“We’re thrilled to be part of RACC’s Going Public! mentorship program,” TriMet’s Public Art Administrator Michelle Traver said. “TriMet is also committed to nurturing emerging artists and we are pleased to host artist Rebecca Rodela’s first mural, Lotería en Portlandia, at the Gateway Transit Center, where it can be experienced by our riders and the general public alike.”

We are excited to partner with RACC to bring more colorful murals to our neighborhoods,” said Puji Sherer, Miller Paint’s Vice President of Marketing, Color & Brand. “Our Hollywood store in Northeast Portland is one of the mural sites for the project which is in the heart of this community.”

 All but one mural will be completed by the end of November 2022. Follow the mural making process by visiting the social media accounts of RACC, our partners, and the artists.

“Community building and skill sharing are at the forefront of Going Public!” said program consultant Ella Marra-Ketelaar. “It has been incredibly important to feature established artists (mentors and workshop presenters) that are willing to share their years of collective knowledge with the next generation of muralists. The program’s role is to create a platform, their knowledge, and collaboration is what makes it possible”. 

The workshop presenters include, Sarah Farahat, Bernadette Little, Adam Ciresi, Molly Mendoza, Ursula Barton, Daren Todd, Kyra Watkins and William Hernandez.

The mentors include, Kyra Watkins, William Hernandez, Alex Chiu, and Patricia Vásquez Gómez.

All images by Leo Townsell, July 2022 at one of the workshops in Zidell Yards.

The cohort of muralists include, Abdiel Flores Ubaldo, Saphya Lones, Nabíl De la Rosa, Rebecca Rodela, and Tim Tran.

Carol Tatch, RACC’s Chief of External Operations, stresses the importance of leading with RACC values of access, inclusivity, and equity. “It’s not just that you get to wake up and it’s there, but you actually get to see the process. It is definitely important to the economic prosperity of any region to have public art — art that is accessible. That just brings rewards for everyone in the community.”

For more information please contact Salvador Mayoral, the Public Art Project Manager.


RACC launches new Fresh Paint Mural in partnership with Open Signal

Artist Jerome Sloan Comes Full Circle with New Mural, Growth
Now on view at Open Signal on NE Martin Luther King Jr Blvd as part of Fresh Paint, a partnership with the Regional Arts & Culture Council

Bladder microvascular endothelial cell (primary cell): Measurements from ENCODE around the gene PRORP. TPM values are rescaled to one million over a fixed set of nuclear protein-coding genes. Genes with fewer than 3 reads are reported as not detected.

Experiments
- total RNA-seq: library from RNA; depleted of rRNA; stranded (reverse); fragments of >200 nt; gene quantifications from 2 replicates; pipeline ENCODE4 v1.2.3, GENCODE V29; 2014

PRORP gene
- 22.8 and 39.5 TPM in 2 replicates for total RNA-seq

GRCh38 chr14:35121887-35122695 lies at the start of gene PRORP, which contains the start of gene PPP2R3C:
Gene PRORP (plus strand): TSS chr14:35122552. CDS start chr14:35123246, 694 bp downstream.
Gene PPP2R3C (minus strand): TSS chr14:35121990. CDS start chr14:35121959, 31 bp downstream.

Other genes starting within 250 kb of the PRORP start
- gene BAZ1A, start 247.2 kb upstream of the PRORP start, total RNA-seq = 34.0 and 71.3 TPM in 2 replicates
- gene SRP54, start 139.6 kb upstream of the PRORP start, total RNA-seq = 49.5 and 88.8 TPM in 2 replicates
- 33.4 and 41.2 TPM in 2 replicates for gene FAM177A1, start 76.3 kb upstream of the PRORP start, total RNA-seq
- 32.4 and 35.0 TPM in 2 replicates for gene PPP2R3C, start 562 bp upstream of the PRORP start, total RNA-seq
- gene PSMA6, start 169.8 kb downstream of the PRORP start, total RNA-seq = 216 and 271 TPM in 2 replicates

Jerome Sloan spent his youth in Portland’s Irvington neighborhood, starting his creative journey as a spray painter in the 1980s. Now he brings his work back home with a new mural Growth, part of Fresh Paint, a temporary mural program from Open Signal and the Regional Arts & Culture Council. Growth will be on view from October to March on Open Signal’s wall on NE Martin Luther King Jr Blvd between Graham and Knott Streets.

Sloan’s work documents the struggle to become a better person, drawing from his experiences during a long period of incarceration. At 19 years old, he was sentenced to life without parole. He spent the next 28 years within the prison system developing and leading cognitive programming to help ex-gang members change their lives, and teaching art classes to help others find meaning in creativity. In early 2022, his sentence was commuted by Governor Kate Brown for the impact he had on the young men he worked with.

He now brings his message to the area in which he grew up. “A great piece of art should compel you to take some sort of action or change the way you think,” says the artist. “I send my art out with the hope that it plays a part in changing people or moves them in a positive direction. It is my job to be an example that is positive.”

In this piece, two hands, with vines wrapped around them, reach up towards the sun — representing the need to grow to survive, and the act of reaching towards something bigger and more productive than oneself. The letters spell “growth” in an alphabet of his own creation, and in a graffiti style that he developed when he was young in this very area. The work reflects Sloan’s approach, taking a realistic image and pushing it into the abstract. “Through Fresh Paint we’ve been able to bring great local artists like Jerome into our community,” notes Open Signal’s Community Media Advocacy Manager KatMeow García. “This program is a true collaboration — what started as a conversation between the Regional Arts & Council and Open Signal now encompasses staff, artists, mentors and anyone who’s been impacted by the art. The mural may be temporary, but the connections keep going.”

Mural being completed with artist holding paint and a ladder and paint equipment on the sidewalk

Completed mural with two people standing in front of it with their arms up

Photos by Sabrina Spurlock,  Oct 2022

Fresh Paint is a partnership between the Regional Arts & Culture Council and Open Signal that began in 2017. The program supports emerging artists of color with their first publicly funded commission; the artists expand their creative skill sets and build paths to other public art opportunities. Sloan is the thirteenth muralist to take part in this program; previous muralists have included Molly Mendoza; the artist team of Bizar Gomez, Maria Rodriguez, and Anke Gladnick; and Zeinab Saab.

See more from the artist at jeromesloanart.com.